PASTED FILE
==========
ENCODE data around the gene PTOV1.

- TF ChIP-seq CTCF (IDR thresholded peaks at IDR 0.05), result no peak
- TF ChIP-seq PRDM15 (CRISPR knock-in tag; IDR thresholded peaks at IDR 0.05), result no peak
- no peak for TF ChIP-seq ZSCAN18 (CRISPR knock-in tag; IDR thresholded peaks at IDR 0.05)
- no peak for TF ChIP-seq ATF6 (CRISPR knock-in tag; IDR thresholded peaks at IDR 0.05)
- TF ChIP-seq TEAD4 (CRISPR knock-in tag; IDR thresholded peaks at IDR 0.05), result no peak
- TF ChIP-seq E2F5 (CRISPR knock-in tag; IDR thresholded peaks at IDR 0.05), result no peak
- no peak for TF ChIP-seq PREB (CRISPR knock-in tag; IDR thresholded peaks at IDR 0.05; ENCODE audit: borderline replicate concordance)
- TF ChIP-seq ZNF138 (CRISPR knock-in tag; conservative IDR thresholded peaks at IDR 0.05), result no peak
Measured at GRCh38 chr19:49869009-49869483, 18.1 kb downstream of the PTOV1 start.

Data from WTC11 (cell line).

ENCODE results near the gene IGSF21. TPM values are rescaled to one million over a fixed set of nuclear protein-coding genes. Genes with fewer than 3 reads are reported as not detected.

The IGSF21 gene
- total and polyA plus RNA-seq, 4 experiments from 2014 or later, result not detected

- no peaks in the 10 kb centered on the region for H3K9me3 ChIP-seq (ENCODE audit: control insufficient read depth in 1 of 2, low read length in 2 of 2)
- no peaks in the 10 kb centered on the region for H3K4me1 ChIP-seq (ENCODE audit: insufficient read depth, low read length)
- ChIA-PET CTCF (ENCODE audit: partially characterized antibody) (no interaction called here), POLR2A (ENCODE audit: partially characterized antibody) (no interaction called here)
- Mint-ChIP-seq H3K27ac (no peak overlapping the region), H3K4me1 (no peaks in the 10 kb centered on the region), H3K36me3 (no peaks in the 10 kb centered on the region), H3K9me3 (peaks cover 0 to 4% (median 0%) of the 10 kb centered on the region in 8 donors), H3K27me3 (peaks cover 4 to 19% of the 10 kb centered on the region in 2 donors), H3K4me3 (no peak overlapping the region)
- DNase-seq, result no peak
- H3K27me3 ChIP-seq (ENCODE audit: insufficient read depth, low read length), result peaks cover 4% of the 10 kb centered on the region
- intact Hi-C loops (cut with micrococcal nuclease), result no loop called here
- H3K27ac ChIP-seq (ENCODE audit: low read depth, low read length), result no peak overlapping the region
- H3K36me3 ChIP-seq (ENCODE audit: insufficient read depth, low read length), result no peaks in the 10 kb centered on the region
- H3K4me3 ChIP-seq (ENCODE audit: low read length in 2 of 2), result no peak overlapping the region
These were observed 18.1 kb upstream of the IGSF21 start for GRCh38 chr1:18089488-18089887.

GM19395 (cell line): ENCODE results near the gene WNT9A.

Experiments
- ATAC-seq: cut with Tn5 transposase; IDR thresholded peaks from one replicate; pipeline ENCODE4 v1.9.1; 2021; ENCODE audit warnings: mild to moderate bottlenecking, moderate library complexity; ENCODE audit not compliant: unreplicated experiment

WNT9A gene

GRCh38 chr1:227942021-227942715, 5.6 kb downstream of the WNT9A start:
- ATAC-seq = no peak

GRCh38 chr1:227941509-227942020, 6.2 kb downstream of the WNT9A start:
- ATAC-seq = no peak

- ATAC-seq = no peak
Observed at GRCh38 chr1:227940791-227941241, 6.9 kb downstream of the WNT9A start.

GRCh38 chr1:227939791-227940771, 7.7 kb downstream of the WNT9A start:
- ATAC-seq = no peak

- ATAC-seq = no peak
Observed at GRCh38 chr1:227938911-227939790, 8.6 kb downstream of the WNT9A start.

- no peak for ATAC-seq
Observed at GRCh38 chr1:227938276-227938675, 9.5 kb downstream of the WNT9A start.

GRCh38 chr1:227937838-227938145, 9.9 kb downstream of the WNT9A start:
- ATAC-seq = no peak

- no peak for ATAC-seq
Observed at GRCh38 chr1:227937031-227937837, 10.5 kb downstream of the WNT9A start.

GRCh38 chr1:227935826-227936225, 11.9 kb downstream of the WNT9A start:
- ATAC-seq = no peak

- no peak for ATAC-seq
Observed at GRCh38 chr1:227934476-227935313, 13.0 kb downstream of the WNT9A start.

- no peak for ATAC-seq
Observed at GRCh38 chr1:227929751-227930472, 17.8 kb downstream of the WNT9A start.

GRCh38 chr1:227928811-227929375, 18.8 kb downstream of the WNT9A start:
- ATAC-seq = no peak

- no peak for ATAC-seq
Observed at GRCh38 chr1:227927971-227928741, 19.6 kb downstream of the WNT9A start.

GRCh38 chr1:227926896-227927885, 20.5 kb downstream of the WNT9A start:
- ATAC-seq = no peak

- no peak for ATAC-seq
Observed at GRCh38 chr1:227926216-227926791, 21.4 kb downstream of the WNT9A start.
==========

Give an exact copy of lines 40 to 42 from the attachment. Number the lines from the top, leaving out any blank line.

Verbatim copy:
- no peak for ATAC-seq
Observed at GRCh38 chr1:227938276-227938675, 9.5 kb downstream of the WNT9A start.

GRCh38 chr1:227937838-227938145, 9.9 kb downstream of the WNT9A start: